Speaker John Boehner Resigns After Pope’s Historic Address to Congress

House Speaker John Boehner, a Catholic, revealed a day after Pope Francis's historic speech to Congress that he is resigning his office.
House Speaker John Boehner, a Catholic, revealed a day after Pope Francis's historic speech to Congress that he is resigning his office. (photo: Official portrait photo.)

A day after Pope Francis’s historic address to a joint meeting of Congress, House Speaker John Boehner announced his resignation from Congress.

The Catholic lawmaker told Republican leaders Friday morning he was giving up his Speaker’s gavel and his elected office representing Ohio’s 8th congressional district October 30, according to sources to the New York Times.

Boehner was elected to Congress in 1990, and took over leadership of the House Republican caucus as minority leader in 2007. He became Speaker of the House of Representatives in Jan. 2011, after Republicans took majority control of the chamber following the Nov. 2010 elections that were largely seen as a repudiation of President Barack Obama’s health care reform agenda.

Just a day before, Speaker Boehner achieved a personal dream of having the pope come address Congress in a joint meeting. Although monarchs, presidents, and prime ministers had the honor in the past, never had the head of the Catholic Church been given this opportunity. The Pope and Speaker also had a private conversation that day lasting several minutes.

House Majority Leader Kevin McCarthy (R-Calif.), a Southern Baptist, is next in line for the House’s next Speaker, and become the second in line to assume the presidency after the vice president. However, that depends on whether enough conservative elements in the GOP caucus that have had a fractious relationship with Boehner will line up behind McCarthy.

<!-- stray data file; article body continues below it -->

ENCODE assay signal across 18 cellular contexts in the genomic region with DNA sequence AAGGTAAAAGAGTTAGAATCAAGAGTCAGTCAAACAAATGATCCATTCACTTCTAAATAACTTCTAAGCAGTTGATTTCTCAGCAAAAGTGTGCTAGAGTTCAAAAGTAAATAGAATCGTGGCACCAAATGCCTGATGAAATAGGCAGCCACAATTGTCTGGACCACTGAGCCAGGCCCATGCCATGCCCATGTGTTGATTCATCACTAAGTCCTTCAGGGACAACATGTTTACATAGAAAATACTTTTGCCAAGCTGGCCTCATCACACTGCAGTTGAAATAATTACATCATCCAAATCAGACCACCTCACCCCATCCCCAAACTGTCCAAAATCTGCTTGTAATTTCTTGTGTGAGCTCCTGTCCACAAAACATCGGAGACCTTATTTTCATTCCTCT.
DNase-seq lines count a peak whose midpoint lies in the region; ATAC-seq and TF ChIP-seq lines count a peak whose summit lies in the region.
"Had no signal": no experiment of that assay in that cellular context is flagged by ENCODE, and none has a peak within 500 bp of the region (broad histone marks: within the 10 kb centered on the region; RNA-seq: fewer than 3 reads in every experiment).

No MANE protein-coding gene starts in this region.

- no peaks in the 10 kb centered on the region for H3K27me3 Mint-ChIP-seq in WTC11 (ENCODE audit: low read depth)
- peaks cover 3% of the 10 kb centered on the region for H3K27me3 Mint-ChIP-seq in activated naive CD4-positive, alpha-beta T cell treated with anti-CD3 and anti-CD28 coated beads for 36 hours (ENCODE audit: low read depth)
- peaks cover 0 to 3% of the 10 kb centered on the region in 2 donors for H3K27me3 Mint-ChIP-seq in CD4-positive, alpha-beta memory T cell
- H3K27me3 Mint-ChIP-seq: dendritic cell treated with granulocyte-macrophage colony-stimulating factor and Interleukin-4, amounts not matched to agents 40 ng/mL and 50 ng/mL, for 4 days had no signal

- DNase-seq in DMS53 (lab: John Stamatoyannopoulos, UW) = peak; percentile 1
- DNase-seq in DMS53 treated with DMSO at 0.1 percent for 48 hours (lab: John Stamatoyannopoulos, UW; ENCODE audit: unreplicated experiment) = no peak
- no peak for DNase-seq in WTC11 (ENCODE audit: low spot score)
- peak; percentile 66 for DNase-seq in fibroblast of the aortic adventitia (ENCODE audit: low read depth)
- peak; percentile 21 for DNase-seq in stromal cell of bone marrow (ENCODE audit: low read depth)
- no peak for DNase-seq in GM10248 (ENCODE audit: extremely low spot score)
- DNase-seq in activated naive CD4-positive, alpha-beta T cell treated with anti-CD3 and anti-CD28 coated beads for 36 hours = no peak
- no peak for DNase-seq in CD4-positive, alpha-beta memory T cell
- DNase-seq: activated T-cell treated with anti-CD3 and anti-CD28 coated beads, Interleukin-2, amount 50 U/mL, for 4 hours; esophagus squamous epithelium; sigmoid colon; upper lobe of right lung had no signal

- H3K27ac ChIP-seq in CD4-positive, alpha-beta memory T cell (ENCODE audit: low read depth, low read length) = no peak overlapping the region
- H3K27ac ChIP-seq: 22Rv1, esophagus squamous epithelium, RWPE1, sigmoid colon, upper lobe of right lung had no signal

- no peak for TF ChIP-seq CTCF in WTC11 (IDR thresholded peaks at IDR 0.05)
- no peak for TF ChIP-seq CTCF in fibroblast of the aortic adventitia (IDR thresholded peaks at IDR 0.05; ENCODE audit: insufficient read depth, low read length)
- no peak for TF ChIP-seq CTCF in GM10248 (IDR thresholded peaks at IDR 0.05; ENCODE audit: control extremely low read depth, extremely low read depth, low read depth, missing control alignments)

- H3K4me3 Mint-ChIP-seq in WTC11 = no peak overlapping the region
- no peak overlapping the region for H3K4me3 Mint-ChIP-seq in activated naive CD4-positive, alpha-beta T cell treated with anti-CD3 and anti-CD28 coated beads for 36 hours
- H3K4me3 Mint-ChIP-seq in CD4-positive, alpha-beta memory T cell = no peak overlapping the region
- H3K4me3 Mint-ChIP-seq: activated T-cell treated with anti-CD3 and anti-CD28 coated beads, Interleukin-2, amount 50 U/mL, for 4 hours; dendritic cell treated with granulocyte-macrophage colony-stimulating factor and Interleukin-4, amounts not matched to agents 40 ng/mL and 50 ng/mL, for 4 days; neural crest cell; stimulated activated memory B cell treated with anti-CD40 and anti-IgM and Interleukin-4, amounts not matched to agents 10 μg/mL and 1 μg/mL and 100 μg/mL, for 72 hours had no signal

Speculation abounds that one of the key factors involved in the Speaker’s decision to leave Congress is an upcoming fractious budgetary battle where he is under pressure to remove federal funding for Planned Parenthood. The move would likely see President Obama issue a veto, and shut down the government.

The Speaker oversaw a push to defund Planned Parenthood in 2011 that nearly brought the government to the brink of a shutdown as President Obama declared he would veto any budget legislation that deprived Planned Parenthood of government funding. Boehner backed off in exchange for budgetary concessions, a move criticized by some pro-life leaders, but praised by others as “the best deal possible” in light of the fact that without control of the White House and the Senate the legislation was going nowhere.

Although Republicans have taken control of the Senate, Senate Majority Leader Mitch McConnell has been unwilling to attach legislation defunding Planned Parenthood to budgetary bills that only require a simple majority vote. As a stand-alone bill, the defunding legislation in that chamber garnered support from the majority, but the 53-46 vote in August favor fell short of the 60 votes necessary to end debate and bring the bill to the floor.

However, National Right to Life Commitee expressed its support of Speaker Boehner and his leadership legacy in the House of Representatives.

“Speaker John Boehner has been a dedicated ally in the fight to protect the most vulnerable members of our society. Throughout his career in the U.S. House, and most especially his tenure as speaker, he has demonstrated an unwavering commitment to the cause of life,” NRLC president Carol Tobias said in a statement. “All of us in the right-to-life movement are grateful to Speaker Boehner for his leadership in our common cause of working for the day when all members of the human family are protected by our nation’s laws.” 

The Register will have more as this story develops…